The way China has intimidated smaller nations, from Vietnam, Thailand, the Philippines -- and even Japan -- over the disputed islands in the South China Sea is proof enough that it is out to carve the new world order in which it is recognised as the new superpower to whom everyone pays public fealty.
This is the 21st century version of gunboat diplomacy. Meanwhile, the unipolar world order is fast retreating thanks also to the inward-looking leadership in Washington in recent years.
Seen from the above perspective, the recent border skirmishes in Ladakh can no longer be dismissed as stemming from a lack of clarity over the poorly drawn India-China boundary.
Indeed, coupled with the almost synchronised noises from Nepal where Prime Minister K P Sharma Oli invented a border dispute with India by publishing a brand new map, it is clear that China wants to keep India distracted from its real objective of growing its economy and to provide a decent welfare to its 1.3 billion people while remaining committed to a vibrant democracy.
Oli, who owes his job to the Chinese ambassador in Kathmandu, is a mere puppet, warning India of trouble if it built a road on its own side of the border.
Till very recently, the area now claimed by Nepal as its own through a new cartographic invention was an undisputed part of Indian territory.
Meanwhile, outgoing Acting US Assistant Secretary of State Alice Wells ruffled feathers in Beijing, calling the India-China border skirmishes as 'disturbing behaviour but part of a pattern' by China'.
Wells forthrightly condemned the 'aggressive and provocative Chinese behaviour, be it in the South China Sea or in compromising the independence of WHO, or in the spread of 'mass worldwide killing' resulting from the Chinese-origin coronavirus.
The response of the Chinese foreign ministry spokesperson, dubbing her criticism as 'utter nonsense', further reflected the same belligerent Chinese attitude.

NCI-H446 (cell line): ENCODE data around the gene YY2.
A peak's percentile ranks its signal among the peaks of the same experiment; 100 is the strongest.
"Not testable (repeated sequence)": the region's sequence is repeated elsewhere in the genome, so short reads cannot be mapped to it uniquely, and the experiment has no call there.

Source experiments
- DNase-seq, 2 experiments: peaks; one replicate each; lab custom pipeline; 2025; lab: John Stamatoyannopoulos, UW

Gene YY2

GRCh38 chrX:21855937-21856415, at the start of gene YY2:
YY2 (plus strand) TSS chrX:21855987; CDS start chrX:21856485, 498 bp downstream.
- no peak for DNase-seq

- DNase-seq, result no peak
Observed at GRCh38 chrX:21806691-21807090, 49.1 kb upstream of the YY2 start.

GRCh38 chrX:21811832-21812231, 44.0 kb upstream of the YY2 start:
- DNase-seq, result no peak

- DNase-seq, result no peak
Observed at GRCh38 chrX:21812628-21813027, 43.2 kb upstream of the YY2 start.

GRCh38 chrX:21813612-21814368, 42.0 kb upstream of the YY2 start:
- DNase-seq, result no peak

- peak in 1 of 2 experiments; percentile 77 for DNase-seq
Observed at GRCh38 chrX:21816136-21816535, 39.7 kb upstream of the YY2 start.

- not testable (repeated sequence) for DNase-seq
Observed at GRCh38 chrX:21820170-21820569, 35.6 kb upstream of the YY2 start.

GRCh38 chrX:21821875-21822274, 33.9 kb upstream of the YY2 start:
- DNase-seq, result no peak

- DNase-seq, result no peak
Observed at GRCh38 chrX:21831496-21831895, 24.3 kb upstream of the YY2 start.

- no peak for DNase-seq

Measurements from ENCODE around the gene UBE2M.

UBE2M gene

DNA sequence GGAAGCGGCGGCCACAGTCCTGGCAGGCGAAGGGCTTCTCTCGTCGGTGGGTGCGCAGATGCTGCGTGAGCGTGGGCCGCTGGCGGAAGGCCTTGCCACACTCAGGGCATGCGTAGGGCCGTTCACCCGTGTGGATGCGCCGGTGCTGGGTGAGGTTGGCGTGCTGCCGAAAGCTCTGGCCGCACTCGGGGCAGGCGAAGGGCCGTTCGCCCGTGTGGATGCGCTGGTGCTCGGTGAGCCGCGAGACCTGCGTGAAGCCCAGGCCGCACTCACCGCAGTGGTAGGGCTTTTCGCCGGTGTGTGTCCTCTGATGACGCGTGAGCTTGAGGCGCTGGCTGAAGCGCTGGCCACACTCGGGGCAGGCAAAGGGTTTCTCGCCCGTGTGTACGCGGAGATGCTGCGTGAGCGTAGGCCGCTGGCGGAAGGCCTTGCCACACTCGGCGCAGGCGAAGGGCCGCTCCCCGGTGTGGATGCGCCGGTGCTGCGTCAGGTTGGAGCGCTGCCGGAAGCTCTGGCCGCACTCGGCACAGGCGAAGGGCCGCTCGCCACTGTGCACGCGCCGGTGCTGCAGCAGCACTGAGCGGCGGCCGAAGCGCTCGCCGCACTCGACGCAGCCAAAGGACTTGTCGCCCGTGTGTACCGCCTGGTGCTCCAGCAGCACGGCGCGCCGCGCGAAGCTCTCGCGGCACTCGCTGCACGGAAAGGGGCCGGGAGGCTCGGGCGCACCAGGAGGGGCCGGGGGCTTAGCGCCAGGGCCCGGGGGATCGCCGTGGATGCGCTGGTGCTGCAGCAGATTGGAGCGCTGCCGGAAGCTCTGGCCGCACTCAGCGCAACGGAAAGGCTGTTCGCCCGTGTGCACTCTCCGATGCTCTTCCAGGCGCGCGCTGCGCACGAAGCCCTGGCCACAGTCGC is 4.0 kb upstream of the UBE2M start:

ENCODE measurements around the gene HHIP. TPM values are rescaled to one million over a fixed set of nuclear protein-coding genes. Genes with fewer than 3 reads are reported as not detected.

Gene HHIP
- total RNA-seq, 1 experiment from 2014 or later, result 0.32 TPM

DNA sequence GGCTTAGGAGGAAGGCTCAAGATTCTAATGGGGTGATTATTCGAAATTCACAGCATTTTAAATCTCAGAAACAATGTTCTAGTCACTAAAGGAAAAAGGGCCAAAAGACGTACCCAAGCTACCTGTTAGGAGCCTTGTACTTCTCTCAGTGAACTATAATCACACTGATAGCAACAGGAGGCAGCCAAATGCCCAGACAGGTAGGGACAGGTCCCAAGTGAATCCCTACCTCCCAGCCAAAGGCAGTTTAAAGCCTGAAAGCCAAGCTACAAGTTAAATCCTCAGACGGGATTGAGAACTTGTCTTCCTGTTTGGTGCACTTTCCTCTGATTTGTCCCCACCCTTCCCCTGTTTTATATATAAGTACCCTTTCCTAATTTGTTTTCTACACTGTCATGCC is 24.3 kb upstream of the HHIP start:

Hopefully, the latest border standoff will be resolved through normal diplomatic, military channels, but, regardless, Indians will have to internalise the fact that they are up against an aggressive and expansionist northern neighbour which seeks to prevent its rise as an economic and military power in its own right.
Without formally joining any anti-China alliance, India needs to cooperate with all those nations, including the US, Australia and Japan in the Quad, which enhance its security and geostrategic depth.
Despite its growing military and economic strength, China is handicapped by its one-party dictatorial system.
Besides, though a diminishing power, the US continues to be far ahead both in military and economic terms.
In sharp contrast to China, India too stands out as a vibrant democracy with evil designs neither on its smaller neighbours nor anyone else.
Recent public opinion polls in a couple of Western countries revealed that post-coronavirus a large majority of people view China with suspicion and distrust.
However, in their current mood, adverse global opinion is unlikely to bother the oligarchs of the Chinese Communist Party.
Witness how the solemn commitment to keep Hong Kong autonomous till at least 2047 under the one-country, two systems agreement is being shredded to clamp a stifling new security law meant to snuff out all democratic freedoms in this small oasis of democracy in China.
But China does not care. The democratic world will need to join hands to end economic and military intimidation by China before it becomes a menace to global peace and security.
Virendra Kapoor is a veteran political commentator.
Production: Rajesh Alva/Rediff.com